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Two Friends Zen Camp Knife

Jim Kelso

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Apologies for my spare participation here.

The inspiration for the form of this knife is the Japanese kogatana/kozuka. I have long admired the simple form of these knives and the often sublimely beautiful art found on the kozuka handle. 


My desire to work in iron on the handle led to the idea of forging the iron to the blade, resulting in a one-piece knife with integral handle. Having recently begun collaborating with Nick Anger, I asked him about making a wood-grain (mokume) patterned blade and strategically forging iron to the back in the handle area. Nick’s highly skilled merging of the iron with the steel was impeccable and just what I had hoped for as a canvas for my engraving/inlay. The wrought iron has a lovely natural, earthy grain.


The subject of my engraving is a pairing of pine and plum design. The style of engraving for the plum branch and blossoms is called kosuki-bori, practiced by Goto Ichijo (1791-1876) and passed to his student Funada Ikkin (1812-1863). It was mostly used to portray plum branch design. The plum blossoms are inlayed pure silver with rose-gold centers, which have engraved details and punched raised dot stamen-tips. The pine design served as a transition from the patterned blade steel to the iron handle with one small pine branch on the iron and another forward on the steel.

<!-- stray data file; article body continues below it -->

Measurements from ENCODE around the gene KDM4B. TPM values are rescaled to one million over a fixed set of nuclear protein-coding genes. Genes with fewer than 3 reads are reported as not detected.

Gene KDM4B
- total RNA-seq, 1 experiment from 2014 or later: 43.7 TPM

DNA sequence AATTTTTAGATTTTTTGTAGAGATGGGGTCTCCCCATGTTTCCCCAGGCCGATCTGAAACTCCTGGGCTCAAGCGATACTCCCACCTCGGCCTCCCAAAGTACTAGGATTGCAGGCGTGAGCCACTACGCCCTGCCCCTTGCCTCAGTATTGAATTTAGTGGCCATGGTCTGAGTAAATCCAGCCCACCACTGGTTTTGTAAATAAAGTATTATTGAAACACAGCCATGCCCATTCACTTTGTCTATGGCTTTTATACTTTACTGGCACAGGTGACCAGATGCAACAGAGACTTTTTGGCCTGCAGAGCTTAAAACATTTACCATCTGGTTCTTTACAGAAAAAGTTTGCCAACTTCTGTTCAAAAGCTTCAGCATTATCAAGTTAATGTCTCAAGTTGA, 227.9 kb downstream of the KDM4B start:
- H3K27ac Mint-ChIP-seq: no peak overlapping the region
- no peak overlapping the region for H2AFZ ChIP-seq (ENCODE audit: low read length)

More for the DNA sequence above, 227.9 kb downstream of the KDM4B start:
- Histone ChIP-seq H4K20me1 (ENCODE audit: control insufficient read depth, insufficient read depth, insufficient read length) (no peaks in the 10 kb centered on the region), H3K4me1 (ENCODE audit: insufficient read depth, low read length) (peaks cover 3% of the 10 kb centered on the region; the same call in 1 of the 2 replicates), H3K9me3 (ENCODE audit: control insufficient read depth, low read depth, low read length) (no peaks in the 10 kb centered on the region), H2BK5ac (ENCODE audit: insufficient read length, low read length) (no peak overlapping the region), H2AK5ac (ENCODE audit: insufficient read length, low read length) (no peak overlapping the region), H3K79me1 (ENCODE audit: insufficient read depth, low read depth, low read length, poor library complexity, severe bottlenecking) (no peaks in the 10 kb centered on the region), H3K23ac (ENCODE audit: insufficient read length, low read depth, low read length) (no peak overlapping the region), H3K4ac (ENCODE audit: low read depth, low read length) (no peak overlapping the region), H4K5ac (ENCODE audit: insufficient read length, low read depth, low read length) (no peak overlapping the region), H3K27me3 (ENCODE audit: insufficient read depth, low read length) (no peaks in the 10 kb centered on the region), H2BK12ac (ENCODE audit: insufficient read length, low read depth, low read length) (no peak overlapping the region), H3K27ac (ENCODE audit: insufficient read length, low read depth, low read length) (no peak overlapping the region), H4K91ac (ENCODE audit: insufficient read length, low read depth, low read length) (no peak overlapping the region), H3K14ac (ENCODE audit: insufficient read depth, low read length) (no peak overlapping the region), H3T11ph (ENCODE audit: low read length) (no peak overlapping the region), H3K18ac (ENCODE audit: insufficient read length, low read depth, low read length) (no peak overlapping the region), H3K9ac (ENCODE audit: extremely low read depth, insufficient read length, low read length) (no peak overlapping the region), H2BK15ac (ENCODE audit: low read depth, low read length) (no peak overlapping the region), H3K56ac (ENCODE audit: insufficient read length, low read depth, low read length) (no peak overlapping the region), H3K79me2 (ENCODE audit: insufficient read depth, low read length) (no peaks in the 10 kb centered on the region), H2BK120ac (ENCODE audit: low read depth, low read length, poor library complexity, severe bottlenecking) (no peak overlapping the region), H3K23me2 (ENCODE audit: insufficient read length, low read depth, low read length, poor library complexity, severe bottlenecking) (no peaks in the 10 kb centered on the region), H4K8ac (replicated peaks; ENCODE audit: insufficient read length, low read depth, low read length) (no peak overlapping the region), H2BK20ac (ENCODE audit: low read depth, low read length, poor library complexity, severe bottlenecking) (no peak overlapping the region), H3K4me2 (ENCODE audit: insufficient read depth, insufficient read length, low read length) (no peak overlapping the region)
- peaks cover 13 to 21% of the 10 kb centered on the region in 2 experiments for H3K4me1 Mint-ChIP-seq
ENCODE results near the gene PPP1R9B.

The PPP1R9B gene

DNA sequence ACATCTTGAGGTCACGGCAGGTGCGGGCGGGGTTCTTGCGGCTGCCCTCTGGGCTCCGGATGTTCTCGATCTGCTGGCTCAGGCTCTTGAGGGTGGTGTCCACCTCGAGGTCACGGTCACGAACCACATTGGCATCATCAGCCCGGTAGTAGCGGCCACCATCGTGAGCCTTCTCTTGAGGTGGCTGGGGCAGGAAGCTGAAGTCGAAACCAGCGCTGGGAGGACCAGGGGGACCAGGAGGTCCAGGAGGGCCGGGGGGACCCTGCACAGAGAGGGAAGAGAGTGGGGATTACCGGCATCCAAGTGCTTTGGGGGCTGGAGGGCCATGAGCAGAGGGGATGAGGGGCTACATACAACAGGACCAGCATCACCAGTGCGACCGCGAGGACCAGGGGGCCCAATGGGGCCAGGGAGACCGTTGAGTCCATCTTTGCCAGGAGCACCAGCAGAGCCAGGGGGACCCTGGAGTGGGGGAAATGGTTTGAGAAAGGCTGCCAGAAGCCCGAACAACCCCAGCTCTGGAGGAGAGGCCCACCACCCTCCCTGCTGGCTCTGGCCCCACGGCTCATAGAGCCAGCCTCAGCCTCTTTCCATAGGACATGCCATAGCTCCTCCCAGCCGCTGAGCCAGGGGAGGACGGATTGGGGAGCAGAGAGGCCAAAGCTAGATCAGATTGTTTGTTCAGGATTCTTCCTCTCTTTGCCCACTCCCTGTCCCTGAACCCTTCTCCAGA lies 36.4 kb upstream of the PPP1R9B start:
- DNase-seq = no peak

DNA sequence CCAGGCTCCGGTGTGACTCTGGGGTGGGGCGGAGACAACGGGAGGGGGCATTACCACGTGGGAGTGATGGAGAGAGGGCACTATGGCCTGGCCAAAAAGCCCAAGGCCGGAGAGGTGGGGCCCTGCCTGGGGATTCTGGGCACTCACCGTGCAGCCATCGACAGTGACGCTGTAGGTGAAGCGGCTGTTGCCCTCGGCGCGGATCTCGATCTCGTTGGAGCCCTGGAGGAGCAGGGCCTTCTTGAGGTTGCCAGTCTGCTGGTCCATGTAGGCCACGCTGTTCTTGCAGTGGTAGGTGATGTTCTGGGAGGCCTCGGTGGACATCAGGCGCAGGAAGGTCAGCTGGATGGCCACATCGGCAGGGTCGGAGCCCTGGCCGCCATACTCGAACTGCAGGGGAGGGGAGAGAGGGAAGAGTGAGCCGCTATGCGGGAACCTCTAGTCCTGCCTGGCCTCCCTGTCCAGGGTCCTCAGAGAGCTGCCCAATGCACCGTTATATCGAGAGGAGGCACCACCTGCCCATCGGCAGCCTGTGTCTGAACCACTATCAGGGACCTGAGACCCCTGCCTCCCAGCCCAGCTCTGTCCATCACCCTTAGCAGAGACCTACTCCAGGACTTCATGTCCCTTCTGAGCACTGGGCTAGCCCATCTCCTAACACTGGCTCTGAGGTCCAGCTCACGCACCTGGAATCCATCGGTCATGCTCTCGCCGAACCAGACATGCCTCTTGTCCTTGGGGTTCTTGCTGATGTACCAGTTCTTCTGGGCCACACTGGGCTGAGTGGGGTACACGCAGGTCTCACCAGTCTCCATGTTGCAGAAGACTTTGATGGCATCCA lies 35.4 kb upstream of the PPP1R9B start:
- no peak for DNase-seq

The steel and iron both needed specific etch and patina, which were done after all shaping, engraving and polishing was completed. The blade etch was done by Nick with ferric chloride. I did the iron patina with the technique given to me by Toshimasa-sensei as outlined on my website.


The shibuichi throat piece was carved in a wood-grain pattern and has 24k gold inlaid lichen. It was patinated with the traditional Japanese niage process. The saya/sheath is made from Wenge wood and was chosen for its pattern and colors harmonious to the iron patina. 



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6 hours ago, Don Abbott said:

That is the most organic looking knife I have ever seen.



Thanks very much Don!

6 hours ago, Alan Longmire said:

It's been a long time, Jim!  But you're better than ever, I must say.  I love it.

Thanks very much Alan! It has been a while…

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A beautiful ceation Mr. Kelso. I have often considered a Mokume blade, but never did because I didn't know what meterials to use. What combo is this?

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“So I'm lightin' out for the territory, ahead of the scared and the weak and the mean spirited, because Aunt Sally is fixin’ to adopt me and civilize me, and I can't stand it. I've been there before.”

The only bad experience is the one from which you learn nothing.  





J.States Bladesmith | Facebook



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12 hours ago, Joshua States said:

A beautiful ceation Mr. Kelso. I have often considered a Mokume blade, but never did because I didn't know what meterials to use. What combo is this?

Thank you all for the kind comments! Much appreciated.


Joshua, Nick made the blade from 15n20/1080. The term mokume is usually taken in the west to mean copper alloys or other non-ferrous. In fact it refers to the grain pattern, and could be applied to ferrous, non-ferrous and even clay.

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